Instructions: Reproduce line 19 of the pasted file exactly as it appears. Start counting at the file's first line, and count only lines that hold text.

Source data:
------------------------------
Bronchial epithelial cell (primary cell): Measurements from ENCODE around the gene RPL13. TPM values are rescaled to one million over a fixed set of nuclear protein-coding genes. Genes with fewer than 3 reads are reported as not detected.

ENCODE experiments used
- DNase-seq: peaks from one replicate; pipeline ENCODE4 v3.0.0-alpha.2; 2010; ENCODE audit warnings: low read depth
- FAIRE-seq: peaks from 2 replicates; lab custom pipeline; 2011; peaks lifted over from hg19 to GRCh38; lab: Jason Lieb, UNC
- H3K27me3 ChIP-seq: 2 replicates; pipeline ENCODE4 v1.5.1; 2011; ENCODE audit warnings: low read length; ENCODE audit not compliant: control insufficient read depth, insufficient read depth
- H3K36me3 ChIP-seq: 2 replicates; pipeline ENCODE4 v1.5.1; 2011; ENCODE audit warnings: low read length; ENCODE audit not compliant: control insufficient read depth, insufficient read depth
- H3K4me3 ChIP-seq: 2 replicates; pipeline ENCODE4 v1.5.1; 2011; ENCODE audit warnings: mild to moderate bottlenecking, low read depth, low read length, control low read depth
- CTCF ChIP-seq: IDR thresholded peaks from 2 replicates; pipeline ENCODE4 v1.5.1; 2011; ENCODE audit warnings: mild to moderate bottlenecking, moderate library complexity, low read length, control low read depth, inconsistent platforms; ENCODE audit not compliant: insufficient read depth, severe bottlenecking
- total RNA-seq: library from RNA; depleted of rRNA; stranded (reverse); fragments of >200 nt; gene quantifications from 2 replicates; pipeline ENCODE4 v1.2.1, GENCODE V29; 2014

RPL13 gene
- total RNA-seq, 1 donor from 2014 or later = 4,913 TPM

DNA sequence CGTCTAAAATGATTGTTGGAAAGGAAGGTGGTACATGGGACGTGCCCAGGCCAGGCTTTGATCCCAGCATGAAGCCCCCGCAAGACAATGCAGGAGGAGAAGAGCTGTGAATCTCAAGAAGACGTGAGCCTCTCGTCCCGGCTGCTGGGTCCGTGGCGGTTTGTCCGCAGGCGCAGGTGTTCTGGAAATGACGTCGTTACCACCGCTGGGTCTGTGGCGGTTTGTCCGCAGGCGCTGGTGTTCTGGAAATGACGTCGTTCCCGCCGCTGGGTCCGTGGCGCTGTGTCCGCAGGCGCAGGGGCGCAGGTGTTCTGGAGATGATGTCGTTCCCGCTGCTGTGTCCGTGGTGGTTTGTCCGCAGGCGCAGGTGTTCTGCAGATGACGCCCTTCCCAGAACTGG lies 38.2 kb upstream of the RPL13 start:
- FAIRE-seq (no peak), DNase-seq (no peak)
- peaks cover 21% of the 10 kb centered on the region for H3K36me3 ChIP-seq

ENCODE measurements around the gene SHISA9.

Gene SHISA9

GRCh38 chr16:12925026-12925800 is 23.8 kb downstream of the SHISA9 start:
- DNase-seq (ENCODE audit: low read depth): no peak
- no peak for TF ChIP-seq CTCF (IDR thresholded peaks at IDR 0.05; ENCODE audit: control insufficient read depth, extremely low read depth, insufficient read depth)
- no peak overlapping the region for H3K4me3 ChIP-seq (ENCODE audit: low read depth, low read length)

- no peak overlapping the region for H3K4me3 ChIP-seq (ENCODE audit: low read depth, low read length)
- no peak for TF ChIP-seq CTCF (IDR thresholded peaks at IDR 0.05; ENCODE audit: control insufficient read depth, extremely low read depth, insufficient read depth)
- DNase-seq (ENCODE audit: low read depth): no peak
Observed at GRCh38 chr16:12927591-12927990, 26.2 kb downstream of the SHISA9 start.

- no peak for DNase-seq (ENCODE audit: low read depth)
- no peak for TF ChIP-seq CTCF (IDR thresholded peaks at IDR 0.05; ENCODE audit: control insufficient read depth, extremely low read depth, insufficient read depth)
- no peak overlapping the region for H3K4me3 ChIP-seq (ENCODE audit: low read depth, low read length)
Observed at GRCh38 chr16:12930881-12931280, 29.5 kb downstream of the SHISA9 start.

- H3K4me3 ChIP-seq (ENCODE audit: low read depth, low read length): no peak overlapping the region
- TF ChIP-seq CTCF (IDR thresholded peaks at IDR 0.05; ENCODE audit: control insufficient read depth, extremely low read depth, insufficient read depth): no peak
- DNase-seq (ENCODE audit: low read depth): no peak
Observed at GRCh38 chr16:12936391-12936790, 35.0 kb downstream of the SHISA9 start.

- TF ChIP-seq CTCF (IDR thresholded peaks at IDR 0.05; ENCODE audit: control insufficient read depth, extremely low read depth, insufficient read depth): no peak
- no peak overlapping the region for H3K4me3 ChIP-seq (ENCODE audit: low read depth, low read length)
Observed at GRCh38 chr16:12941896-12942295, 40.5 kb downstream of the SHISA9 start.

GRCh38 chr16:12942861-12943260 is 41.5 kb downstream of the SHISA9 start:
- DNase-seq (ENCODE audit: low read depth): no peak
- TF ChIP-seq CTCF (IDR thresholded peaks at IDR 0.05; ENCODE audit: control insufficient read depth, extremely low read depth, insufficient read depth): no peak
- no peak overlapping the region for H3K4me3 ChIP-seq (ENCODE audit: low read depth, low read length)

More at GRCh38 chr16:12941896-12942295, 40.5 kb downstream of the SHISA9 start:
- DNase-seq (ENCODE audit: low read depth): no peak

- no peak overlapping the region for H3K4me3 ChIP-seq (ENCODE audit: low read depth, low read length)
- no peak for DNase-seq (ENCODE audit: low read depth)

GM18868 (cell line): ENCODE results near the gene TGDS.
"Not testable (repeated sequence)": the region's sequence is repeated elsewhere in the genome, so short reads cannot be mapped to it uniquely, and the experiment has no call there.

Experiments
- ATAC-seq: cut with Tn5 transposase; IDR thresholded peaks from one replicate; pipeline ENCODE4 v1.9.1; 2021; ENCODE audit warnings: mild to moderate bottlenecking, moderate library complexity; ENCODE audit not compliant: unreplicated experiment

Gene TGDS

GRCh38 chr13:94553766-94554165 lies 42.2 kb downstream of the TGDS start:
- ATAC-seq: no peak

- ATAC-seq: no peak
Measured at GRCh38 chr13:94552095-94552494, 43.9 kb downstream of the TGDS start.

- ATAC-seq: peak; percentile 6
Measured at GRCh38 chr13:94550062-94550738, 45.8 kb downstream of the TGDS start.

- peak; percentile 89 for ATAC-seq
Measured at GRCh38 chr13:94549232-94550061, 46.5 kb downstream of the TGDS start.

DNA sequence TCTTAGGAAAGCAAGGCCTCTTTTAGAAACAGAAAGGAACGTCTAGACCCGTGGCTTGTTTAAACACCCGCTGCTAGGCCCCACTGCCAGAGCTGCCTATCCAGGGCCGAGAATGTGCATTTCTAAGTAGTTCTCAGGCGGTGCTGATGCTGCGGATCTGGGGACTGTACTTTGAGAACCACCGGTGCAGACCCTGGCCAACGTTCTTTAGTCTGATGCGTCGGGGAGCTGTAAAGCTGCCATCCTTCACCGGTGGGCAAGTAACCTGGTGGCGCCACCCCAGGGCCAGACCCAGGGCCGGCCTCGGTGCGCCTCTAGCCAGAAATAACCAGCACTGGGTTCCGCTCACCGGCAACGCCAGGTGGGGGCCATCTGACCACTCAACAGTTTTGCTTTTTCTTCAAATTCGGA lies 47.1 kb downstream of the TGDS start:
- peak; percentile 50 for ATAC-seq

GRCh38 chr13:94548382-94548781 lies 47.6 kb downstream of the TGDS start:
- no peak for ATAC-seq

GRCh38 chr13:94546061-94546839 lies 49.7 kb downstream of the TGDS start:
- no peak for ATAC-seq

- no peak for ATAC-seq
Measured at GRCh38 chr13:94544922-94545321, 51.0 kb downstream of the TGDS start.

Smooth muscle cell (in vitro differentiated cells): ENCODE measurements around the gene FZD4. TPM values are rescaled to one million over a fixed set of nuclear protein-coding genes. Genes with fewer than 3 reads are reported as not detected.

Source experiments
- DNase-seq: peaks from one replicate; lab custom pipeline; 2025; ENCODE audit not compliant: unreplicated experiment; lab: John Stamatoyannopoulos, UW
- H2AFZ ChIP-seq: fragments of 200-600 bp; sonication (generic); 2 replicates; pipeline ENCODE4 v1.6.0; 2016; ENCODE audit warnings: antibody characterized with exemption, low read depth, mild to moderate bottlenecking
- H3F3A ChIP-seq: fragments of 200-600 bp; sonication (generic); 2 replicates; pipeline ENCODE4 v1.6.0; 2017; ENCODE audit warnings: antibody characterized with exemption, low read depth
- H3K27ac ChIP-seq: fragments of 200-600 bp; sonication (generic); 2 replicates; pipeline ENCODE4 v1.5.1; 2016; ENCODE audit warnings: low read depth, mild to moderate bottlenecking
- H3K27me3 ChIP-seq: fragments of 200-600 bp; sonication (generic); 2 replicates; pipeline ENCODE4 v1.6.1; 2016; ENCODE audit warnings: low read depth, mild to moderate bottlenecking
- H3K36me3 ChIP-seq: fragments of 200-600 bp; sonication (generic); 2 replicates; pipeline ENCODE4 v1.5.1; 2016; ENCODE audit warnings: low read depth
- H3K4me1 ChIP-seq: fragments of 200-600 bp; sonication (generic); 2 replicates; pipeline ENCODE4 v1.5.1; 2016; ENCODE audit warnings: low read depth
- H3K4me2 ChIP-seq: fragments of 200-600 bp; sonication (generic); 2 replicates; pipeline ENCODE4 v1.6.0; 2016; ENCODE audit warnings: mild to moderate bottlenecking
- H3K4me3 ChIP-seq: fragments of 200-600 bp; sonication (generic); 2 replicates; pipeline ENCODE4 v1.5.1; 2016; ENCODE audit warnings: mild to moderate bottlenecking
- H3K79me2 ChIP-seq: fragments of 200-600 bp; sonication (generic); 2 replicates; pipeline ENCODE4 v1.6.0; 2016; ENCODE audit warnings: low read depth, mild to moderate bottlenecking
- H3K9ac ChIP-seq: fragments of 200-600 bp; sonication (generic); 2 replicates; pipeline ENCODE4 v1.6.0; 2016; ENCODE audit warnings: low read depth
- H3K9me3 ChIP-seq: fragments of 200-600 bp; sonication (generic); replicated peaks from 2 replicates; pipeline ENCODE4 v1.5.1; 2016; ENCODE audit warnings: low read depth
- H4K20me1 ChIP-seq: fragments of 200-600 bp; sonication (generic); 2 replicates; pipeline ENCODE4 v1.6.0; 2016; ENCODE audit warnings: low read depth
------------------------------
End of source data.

- no peak for TF ChIP-seq CTCF (IDR thresholded peaks at IDR 0.05; ENCODE audit: control insufficient read depth, extremely low read depth, insufficient read depth)